Harlingen leaders split over compensation proposal

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Harlingen City Hall is seen in this undated file photo. (Valley Morning Star file photo)

HARLINGEN — Commissioners are apparently split over a proposal to pay them salaries for their time of service.

As officials review the City Charter to consider proposed amendments commissioners could turn into propositions on November’s election ballot, the city’s Charter Review Committee is proposing paying the mayor $25,000 and commissioners $15,000 to help compensate them.

Now, the city’s paying the mayor and commissioners monthly stipends of $100, Mayor Norma Sepulveda said.

On Tuesday, DawnRae Leonard, a Charter Review Committee member, said the commission presented committee members with a list of recommendations.

While she proposed lesser compensation, she noted many Rio Grande Valley cities are paying their commissioners to help compensate them for their time of service.

“This is a 24/7 commission,” Leonard, whom Commissioner Frank Morales appointed to the committee, said in an interview. “In most cities in the Valley, the commission is compensated.”

Along with Leonard, commissioners appointed Delia Avila; Melinda Weaver; Carly Burns Thomas; Michael Garza, a WaterWorks board member; and Victor Leal, a former city commissioner, to the committee.

While Morales said he didn’t know who on the commission came up with the proposal, he said an original compensation package proposed giving the mayor $40,000 and commissioners $25,000.

Meanwhile, Commissioner Daniel Lopez said the commission and the committee came up with proposals while City Manager Gabriel Gonzalez documented the proposals.

At City Hall, Gonzalez, who oversees the committee, only said, “the recommendations that will be sent to the commission were voted on and approved by the committee.”

On Tuesday, Sepulveda said she wanted voters to decide if the city should pay the mayor and commissioners for their service.

”The Charter Review Committee has been diligently reviewing more than 20 possible propositions, including compensation for the mayor and commissioners,” she said in a statement. “If the committee proposes an increase in the stipend for the commission from the current $100 monthly amount, it will ultimately be up to the voters to decide. However, no formal report with the propositions has been presented to the commission, and anything being shared or rumored at this time is pure speculation.”

Sepulveda said the committee is set to present officials with its report next week.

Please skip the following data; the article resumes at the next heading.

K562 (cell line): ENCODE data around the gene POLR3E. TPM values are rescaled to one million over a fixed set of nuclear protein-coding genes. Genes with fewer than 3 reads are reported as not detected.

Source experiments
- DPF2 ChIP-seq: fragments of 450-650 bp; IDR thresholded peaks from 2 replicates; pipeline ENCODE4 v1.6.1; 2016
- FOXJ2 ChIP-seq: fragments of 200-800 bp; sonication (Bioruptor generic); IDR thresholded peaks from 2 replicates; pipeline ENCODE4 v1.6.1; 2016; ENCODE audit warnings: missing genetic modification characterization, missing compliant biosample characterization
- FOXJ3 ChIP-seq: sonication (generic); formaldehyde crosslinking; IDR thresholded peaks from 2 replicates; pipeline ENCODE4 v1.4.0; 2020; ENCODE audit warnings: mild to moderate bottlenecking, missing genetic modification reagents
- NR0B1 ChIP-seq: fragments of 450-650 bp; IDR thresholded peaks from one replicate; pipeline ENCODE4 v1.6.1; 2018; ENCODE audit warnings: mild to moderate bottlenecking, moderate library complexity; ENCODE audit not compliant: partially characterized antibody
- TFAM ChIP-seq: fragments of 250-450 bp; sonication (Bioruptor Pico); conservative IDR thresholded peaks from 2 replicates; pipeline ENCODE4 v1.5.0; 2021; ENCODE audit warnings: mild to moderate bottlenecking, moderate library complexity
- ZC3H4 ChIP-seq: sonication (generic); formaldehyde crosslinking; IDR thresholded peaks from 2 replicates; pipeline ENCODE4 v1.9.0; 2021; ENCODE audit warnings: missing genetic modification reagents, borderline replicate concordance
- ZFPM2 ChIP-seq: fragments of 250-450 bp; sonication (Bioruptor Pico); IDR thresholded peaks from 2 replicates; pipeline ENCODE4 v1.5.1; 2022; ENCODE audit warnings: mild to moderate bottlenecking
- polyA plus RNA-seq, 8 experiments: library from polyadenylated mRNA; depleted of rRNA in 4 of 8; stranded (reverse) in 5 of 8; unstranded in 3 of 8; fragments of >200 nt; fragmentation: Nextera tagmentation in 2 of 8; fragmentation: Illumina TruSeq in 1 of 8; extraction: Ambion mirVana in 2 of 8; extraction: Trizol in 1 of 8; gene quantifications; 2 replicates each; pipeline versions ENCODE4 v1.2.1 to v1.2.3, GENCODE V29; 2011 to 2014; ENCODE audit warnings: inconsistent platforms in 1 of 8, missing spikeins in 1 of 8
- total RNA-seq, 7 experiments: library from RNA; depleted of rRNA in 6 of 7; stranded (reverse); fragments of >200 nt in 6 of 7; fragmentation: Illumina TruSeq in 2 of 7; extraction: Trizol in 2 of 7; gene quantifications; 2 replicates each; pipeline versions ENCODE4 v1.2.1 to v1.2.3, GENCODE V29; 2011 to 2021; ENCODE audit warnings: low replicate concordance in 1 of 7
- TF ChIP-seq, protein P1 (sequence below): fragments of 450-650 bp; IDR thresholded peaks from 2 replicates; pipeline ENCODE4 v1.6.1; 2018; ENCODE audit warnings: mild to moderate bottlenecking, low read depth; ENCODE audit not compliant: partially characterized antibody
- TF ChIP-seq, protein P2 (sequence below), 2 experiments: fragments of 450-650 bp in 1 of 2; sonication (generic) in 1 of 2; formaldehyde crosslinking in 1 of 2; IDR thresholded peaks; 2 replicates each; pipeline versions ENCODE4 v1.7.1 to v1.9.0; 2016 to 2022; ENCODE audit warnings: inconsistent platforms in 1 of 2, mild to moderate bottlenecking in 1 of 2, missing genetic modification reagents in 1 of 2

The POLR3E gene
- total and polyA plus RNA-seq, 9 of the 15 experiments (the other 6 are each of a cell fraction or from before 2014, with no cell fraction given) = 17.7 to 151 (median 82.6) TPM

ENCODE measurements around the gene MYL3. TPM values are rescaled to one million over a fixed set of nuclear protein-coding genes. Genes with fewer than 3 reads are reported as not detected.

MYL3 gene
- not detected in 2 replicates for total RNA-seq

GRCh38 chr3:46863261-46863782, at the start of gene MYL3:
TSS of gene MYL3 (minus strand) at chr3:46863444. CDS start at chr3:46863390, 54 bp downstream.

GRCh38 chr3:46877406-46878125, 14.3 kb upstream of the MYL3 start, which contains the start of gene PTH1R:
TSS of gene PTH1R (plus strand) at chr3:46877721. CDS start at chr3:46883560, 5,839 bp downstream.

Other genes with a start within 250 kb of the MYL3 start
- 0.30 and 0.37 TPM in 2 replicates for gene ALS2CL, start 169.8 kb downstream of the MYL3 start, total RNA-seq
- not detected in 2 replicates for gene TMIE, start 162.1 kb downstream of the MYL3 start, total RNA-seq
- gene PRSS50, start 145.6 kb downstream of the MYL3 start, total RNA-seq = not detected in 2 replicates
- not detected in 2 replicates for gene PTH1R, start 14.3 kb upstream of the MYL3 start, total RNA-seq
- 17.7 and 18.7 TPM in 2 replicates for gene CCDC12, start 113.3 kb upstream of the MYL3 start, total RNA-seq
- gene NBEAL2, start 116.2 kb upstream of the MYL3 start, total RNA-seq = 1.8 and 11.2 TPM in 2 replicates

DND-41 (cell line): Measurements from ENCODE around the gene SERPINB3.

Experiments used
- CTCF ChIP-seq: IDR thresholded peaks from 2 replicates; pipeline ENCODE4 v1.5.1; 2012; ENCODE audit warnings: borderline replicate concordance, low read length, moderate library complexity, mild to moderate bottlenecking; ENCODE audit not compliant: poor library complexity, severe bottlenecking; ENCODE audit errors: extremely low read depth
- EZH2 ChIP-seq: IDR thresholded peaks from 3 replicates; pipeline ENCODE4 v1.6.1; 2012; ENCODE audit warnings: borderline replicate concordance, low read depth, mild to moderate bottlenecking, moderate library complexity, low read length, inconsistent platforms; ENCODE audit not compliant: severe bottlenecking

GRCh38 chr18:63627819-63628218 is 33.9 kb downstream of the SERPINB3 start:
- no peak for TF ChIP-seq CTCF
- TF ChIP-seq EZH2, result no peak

“Following that, we will call a special meeting with a public hearing to further engage the community,” she said. “The commissioners will review the recommendations at that time and decide whether to accept them. The committee’s work reflects their thorough research and dedication to the community. Ultimately, the decision will be made by the voters of Harlingen.”

In her statement, Sepuleveda noted the city doesn’t give her a vote on the commission while she “will not decide what gets placed on the ballot.”

But Commissioner Michael Mezmar vehemently opposed the proposal.

“Mezmar did not want to speak before the issue comes to the city commission,” he said as part of a statement. “However, Mezmar said he will bring a verbal shotgun to the meeting.”

Like Sepulveda, Morales said he wanted voters to decide.

”The final say-so is up to the voters,” he said. “Let the voters have their say-so.”

Meanwhile, Commissioner Ford Kinsley said he’s questioning the proposal.

“I have heard rumor of that. I have not heard that officially,” he said, referring to the proposal. “I didn’t sign on to the job for money. I’m a little concerned that people could be possibly running (for office) for a second income instead of meeting the needs of the city.”

Like Kinsley, Lopez said he opposed the proposal, but wanted to help compensate Sepulveda for her city travel expenses.

“I sincerely appreciate the committee’s recommendation for the mayor and commission to take a salary,” Lopez said in a statement. “It is humbling to know they believe we deserve to be compensated. However, I do not believe it is necessary.”

Lopez pointed to the City Charter, which directs the city manager to run daily operations while commissioners set policy.

”Our charter is manager-centric, meaning that the city manager runs the day-to-day operations; the commission, on the other hand, creates the policy our city manager executes.”

“When the mayor and commissioners were elected, we knew there was no pay aside from a nominal stipend,” Lopez said. “This is a volunteer position and should stay as such. We ran because of our love for Harlingen, not to be compensated.”

Lopez said taxpayer money should fund city services.

”Personally, I prefer that the money proposed for our salaries be spent on projects that benefit our constituents,” he said.

But Lopez proposed compensating Sepulveda for her city travel expenses.

”I do believe that the mayor should be reimbursed for personal travel expenses for city business outside of the city, either through mileage or a vehicle allowance, whichever is easier to track,” he said. “Mayor Sepulveda has done a phenomenal job representing Harlingen throughout the Valley, state and country. Her advocacy on our behalf has raised the city’s profile on every stage including in Austin and Washington, D.C. It would only be fair that her personal travel expenses such as gas and vehicle wear and tear be reimbursed.”

Commissioner Rene Perez declined comment.